CLEARING the backlog of cases from the statutory repair scandal will take at least five years, the News can reveal.
And it has emerged the final bill to untangle the mess left behind by the defunct property conservation department is now set to top £10 million,
It comes as specialists are set to be drafted in to complete work on around 3000 “limbo” cases – where notices were served but no work undertaken – before the whole department was suspended amid allegations of bribery and corruption.
Predicted to cost £1.1m over the next five years, the new squad will include a customer advisor, case officer and building surveyors all working from City Chambers.
This latest payout comes on top of a £3m warchest paid to investigate the property repairs saga by auditors Deloitte and a decision to write off £5.5m of debt owed by property owners refusing to pay for repairs they considered over-engineered or unnecessary.
Deloitte was later awarded almost £1m to help the council bill residents for work carried out under the discredited system.
Today, blueprints for a new enforcement arm of the newly-created Shared Repairs Service have been unveiled as the city aims to finally get to grips with the chaos in the wake of the collapse of the former property conservation department.
Opposition leaders have welcomed moves towards reforming repairs services across the Capital and admitted there had been signs of progress.
Councillor Gavin Corbett, Green finance spokesman, said: “Are individuals caught up in shared repairs problems seeing that progress? I think it’s too early to say.
“In moving forward, it’s critical that we never again have the situation where the customer is treated as an afterthought and that a future service is about people, not property.”
It is hoped homeowners will take responsibility for their own shared repairs under the new system with the council only swooping in to assist with emergency and essential work when it is clear residents are unable come to agreement themselves.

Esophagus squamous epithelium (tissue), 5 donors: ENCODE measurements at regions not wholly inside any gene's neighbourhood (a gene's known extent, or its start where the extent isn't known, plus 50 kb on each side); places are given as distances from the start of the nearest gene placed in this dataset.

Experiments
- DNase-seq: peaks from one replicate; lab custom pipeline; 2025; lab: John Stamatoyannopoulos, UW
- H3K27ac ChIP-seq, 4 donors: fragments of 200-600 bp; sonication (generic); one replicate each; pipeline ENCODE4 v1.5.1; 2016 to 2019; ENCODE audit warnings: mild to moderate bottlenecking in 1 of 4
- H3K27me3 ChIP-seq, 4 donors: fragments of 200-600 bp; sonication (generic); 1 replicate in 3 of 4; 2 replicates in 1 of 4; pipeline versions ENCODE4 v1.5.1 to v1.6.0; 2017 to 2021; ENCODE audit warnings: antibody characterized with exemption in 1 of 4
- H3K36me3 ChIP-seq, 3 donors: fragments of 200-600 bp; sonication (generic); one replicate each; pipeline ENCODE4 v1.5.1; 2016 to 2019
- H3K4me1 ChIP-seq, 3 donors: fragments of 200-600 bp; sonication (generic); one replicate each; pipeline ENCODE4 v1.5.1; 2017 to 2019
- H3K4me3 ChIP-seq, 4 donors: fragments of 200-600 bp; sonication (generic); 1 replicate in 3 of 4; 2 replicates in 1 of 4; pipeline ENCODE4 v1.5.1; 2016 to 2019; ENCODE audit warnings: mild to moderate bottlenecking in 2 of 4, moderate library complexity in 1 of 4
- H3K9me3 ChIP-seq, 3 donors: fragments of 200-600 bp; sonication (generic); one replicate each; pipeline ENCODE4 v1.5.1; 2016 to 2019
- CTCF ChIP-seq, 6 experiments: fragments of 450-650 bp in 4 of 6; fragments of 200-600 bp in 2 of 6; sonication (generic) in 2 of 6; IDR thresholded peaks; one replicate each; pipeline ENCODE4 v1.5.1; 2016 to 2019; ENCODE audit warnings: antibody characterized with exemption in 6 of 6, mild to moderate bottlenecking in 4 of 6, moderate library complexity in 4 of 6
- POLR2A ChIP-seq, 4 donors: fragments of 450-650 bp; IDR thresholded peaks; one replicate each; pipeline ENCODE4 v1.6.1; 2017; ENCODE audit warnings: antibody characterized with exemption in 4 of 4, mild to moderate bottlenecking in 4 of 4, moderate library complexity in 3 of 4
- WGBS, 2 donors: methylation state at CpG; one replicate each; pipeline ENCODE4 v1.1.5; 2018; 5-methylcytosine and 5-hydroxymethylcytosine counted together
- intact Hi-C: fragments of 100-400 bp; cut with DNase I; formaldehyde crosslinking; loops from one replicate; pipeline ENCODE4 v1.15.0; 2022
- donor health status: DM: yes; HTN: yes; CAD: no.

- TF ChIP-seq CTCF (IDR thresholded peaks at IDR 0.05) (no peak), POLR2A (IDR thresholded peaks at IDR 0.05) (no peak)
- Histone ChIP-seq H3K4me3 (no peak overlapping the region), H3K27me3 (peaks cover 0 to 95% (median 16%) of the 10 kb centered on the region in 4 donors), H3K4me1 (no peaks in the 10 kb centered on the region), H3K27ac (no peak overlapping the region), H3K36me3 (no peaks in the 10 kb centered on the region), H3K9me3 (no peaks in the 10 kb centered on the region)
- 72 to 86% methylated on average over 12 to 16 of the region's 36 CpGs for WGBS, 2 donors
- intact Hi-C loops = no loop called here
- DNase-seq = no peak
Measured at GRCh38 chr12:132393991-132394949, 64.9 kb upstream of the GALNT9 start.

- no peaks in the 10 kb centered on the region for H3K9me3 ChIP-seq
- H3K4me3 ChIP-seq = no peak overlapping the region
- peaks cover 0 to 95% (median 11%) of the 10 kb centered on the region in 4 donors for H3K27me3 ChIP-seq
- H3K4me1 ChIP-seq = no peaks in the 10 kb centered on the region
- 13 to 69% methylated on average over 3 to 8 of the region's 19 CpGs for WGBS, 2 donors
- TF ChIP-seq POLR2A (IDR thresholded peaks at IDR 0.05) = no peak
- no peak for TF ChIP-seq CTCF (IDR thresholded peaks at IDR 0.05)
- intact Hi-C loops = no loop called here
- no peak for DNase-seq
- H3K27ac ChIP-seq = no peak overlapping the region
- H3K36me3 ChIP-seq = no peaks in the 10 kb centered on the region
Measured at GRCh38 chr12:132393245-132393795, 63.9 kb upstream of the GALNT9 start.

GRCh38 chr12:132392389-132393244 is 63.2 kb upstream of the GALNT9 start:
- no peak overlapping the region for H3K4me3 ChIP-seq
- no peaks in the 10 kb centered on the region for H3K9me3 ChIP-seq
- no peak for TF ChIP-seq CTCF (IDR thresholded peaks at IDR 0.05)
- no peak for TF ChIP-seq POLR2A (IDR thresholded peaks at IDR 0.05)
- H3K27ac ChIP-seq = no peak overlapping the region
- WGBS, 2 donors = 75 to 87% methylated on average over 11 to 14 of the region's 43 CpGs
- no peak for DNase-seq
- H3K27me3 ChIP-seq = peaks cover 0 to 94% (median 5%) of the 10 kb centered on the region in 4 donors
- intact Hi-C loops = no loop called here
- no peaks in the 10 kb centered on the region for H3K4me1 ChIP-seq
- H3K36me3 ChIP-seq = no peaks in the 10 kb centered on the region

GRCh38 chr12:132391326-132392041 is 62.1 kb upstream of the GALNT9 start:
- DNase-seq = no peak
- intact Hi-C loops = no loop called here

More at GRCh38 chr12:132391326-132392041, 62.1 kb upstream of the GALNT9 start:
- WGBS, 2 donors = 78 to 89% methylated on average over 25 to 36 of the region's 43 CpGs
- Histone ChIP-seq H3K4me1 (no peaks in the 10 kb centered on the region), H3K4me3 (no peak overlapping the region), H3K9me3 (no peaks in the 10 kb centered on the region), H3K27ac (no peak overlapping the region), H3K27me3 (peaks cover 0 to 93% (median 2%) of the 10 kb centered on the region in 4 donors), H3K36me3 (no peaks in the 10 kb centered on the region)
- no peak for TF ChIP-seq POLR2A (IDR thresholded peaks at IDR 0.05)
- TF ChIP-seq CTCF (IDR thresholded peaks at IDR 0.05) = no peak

Finance chiefs have insisted they are determined to “get it right” and move on from a shamed system that damaged the council’s reputation.
Councillor Alasdair Rankin, finance leader, said: “We’re keen that owners recognise that responsibility for repair of their own properties lies primarily with them.
“We recognise that there are risks in having an enforcement service – there are financial and reputational risks to the council.
“But nevertheless we feel that the council has an obligation in terms of the built environment of the city [and that] we have a responsibility of the upkeep of the fabric of the city.”
He added: “We are also reacting to what residents are saying – there has been a very clear and strong response from people, saying, ‘we think we should not throw the baby out with the bath water and we see the council as the only body which has an effective enforcement role’.”
Under the updated arrangement, owners of properties requiring emergency and essential repair will be liable for an administration fee worth 26 per cent of a project’s value.
But there will also be a 21 per cent “prompt payment” discount for residents who settle within one month of a bill being issued.
Councillor Bill Cook, the Capital’s deputy finance leader, said: “These proposals should not be viewed as a panacea solution to managing shared repairs in the city and council involvement would only be as a last resort.
“That said, we recognise that not all homeowners are in a position to manage repairs for themselves and are in genuine need of support.”